SECURING the interest of consumers is the paramount responsibility of a state. In Pakistan this area remains ignored owing to the lack of political will. In 1995, the Islamabad Consumer Protection Act was enacted. It was followed by enactments at provincial level. For instance, the Punjab Consumer Protection Act (CPA) came into being in 2005.
Unfortunately, all these laws have remained dormant due to lack of awareness about the laws.
Consumers face severe problems every day, especially during travel on G.T. Road or the motorway. They have no other choice but to buy substandard and unhygienic foodstuff at a price much higher than normal, rather double the price in most instances.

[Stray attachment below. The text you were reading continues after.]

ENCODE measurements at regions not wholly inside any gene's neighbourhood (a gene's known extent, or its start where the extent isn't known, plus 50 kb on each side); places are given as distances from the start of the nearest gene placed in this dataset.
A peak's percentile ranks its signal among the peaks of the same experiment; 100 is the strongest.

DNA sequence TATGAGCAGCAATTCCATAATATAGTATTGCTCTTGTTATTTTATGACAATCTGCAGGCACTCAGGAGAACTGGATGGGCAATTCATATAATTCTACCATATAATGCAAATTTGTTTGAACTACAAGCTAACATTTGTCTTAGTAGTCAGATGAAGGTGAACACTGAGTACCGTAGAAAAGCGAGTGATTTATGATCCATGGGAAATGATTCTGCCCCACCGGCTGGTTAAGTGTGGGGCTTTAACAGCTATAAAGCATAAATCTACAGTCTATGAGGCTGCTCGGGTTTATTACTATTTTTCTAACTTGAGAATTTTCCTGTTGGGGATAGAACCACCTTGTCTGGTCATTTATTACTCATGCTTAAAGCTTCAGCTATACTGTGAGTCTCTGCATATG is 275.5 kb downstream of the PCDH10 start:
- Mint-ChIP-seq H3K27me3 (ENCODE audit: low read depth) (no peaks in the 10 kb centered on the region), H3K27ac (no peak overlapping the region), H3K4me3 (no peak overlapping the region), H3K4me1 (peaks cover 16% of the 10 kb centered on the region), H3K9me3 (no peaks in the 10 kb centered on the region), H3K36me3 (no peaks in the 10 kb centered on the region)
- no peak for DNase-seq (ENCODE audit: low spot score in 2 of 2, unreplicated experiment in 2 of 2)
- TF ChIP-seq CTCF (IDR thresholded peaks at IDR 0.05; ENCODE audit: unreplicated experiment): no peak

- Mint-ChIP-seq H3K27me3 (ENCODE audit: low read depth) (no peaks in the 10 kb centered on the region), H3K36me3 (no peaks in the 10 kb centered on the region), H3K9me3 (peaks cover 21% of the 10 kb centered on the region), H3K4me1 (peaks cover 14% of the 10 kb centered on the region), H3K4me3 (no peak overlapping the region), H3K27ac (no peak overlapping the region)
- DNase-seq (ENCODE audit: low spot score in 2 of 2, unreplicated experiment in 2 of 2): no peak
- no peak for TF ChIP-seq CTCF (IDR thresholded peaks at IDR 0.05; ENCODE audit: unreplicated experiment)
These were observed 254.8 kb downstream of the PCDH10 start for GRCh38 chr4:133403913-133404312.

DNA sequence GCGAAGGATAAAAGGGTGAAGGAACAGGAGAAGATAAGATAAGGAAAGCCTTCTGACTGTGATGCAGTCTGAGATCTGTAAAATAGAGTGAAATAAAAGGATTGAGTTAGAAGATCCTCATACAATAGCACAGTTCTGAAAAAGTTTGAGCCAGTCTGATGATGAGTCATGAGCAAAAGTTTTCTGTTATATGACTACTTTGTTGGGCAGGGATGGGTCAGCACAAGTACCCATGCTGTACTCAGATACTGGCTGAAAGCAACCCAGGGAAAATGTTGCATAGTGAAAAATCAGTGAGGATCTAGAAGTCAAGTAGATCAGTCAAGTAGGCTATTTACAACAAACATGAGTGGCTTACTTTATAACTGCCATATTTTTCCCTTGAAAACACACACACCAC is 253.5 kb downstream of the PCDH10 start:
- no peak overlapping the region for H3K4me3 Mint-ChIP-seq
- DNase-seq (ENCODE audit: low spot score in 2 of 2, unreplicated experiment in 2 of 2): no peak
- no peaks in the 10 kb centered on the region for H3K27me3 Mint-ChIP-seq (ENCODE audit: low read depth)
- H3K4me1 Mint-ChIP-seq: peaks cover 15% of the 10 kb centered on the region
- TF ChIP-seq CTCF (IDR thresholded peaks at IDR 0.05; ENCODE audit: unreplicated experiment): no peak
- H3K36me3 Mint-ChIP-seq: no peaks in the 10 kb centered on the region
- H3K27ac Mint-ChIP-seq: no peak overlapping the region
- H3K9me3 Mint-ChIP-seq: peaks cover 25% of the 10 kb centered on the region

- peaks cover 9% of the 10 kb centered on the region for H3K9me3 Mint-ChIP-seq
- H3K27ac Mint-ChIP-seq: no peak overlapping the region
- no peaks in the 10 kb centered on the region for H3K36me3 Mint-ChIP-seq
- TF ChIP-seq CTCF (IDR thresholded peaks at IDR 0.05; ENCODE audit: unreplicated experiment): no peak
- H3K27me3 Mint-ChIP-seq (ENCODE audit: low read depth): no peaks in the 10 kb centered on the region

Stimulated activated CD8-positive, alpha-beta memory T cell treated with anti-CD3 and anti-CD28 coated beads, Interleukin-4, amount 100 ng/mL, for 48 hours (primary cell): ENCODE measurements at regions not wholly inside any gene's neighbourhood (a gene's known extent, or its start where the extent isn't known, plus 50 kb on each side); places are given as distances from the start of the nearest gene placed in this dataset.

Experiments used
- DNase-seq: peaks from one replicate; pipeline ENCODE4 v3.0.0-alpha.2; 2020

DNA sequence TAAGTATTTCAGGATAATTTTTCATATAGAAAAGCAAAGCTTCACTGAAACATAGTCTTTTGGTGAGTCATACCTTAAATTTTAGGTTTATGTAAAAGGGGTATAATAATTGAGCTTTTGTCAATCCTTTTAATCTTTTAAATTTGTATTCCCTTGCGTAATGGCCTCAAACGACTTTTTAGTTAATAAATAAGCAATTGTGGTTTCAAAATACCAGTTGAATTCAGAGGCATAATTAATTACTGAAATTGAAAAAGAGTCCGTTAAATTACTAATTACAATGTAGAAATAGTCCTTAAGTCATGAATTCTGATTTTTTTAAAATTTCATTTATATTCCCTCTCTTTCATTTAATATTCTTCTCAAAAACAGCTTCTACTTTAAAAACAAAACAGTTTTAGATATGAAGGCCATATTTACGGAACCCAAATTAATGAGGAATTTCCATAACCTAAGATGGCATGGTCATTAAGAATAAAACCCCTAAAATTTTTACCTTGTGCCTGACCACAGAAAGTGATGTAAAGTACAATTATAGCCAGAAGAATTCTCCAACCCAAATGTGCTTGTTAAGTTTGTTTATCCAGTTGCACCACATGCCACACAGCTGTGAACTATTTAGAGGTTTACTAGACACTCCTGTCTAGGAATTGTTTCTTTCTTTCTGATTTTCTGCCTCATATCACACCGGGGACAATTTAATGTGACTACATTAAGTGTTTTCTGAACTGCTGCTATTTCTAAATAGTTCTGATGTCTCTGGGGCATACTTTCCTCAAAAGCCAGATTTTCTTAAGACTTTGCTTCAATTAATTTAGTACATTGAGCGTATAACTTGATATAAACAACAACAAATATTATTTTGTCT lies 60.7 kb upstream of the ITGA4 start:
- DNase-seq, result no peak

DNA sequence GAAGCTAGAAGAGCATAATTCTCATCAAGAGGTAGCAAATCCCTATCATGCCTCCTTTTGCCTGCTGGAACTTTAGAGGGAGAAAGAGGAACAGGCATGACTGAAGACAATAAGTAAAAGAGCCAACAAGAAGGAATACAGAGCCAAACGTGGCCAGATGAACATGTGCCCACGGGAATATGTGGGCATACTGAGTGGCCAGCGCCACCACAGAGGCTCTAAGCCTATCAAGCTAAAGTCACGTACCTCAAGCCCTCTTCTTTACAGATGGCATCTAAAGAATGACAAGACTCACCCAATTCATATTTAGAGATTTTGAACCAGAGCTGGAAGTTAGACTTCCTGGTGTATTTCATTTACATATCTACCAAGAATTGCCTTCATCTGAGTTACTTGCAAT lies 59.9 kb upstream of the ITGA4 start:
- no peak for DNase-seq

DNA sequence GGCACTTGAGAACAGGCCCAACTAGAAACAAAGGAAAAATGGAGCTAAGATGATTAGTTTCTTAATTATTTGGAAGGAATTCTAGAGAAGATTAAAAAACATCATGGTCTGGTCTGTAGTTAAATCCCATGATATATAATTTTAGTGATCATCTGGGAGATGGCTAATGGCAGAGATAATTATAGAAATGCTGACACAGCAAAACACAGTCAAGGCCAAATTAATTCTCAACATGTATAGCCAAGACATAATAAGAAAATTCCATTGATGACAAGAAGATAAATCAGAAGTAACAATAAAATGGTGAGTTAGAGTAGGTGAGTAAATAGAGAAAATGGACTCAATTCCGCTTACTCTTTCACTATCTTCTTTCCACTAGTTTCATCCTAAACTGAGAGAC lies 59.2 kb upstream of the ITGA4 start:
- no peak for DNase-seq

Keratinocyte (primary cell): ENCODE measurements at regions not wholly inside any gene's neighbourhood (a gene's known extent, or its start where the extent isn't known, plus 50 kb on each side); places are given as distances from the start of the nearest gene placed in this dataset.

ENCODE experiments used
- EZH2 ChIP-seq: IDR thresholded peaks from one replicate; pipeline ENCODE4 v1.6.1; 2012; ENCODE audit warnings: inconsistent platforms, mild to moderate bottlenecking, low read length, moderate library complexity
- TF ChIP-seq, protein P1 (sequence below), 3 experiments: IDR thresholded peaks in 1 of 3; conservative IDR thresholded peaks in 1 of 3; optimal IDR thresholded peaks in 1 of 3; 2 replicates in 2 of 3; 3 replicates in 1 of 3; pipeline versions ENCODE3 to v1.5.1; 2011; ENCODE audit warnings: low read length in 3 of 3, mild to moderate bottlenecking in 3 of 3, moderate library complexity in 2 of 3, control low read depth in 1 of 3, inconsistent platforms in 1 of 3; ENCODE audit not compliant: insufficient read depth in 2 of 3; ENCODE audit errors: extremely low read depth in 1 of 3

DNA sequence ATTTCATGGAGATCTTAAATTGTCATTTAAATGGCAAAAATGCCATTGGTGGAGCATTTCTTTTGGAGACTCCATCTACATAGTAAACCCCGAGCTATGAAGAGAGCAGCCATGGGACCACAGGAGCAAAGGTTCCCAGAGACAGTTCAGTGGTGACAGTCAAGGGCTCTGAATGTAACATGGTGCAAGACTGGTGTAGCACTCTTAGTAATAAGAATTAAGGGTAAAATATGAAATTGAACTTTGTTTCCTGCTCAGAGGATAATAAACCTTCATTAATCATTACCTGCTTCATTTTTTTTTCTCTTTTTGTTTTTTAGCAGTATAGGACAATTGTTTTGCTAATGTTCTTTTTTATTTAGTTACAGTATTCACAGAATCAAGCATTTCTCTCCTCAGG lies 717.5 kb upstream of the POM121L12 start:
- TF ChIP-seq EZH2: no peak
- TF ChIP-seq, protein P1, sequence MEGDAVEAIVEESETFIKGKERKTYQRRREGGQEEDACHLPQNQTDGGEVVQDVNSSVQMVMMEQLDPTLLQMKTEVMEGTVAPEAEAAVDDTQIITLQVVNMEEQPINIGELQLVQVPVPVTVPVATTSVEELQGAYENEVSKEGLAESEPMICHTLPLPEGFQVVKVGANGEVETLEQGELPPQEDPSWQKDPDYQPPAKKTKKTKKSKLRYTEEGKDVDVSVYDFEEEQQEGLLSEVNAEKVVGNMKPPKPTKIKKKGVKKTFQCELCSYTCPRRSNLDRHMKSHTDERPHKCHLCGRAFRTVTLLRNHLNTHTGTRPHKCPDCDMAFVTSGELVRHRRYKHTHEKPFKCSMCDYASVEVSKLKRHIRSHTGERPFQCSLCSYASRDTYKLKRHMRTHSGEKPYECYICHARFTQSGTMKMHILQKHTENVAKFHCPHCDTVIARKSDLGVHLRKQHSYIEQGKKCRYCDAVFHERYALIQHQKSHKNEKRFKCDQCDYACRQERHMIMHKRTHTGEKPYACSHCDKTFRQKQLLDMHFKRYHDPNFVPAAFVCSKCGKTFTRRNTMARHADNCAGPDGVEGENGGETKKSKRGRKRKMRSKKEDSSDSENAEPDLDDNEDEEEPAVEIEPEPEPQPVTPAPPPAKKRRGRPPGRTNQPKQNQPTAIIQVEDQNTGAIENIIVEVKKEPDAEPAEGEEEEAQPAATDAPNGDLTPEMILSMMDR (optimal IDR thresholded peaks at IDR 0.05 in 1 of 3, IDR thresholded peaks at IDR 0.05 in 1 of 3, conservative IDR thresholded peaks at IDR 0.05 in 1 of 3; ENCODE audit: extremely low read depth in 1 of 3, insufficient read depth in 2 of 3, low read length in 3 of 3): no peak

This is blatant violation of Article 18 and Article 19 of the Punjab Consumer Protection Act, which requires the seller to display a price list and issue a formal receipt to the buyer.
The violation may be reported to the Punjab Consumer Protection Council (PCPC), but complaints are seldom lodged because the public is simply unaware of the protection afforded under the law.
Attention of government authorities, as well as of the media, is drawn to this problem. The media can play a vital role in spreading awareness about the existing laws. The government may improve the implementation mechanism by allowing complaints through the use of modern means of communication. A helpline or hotline for such complaints may also help consumers to report violations without hassle.
ZAHEER ABBAS Islamabad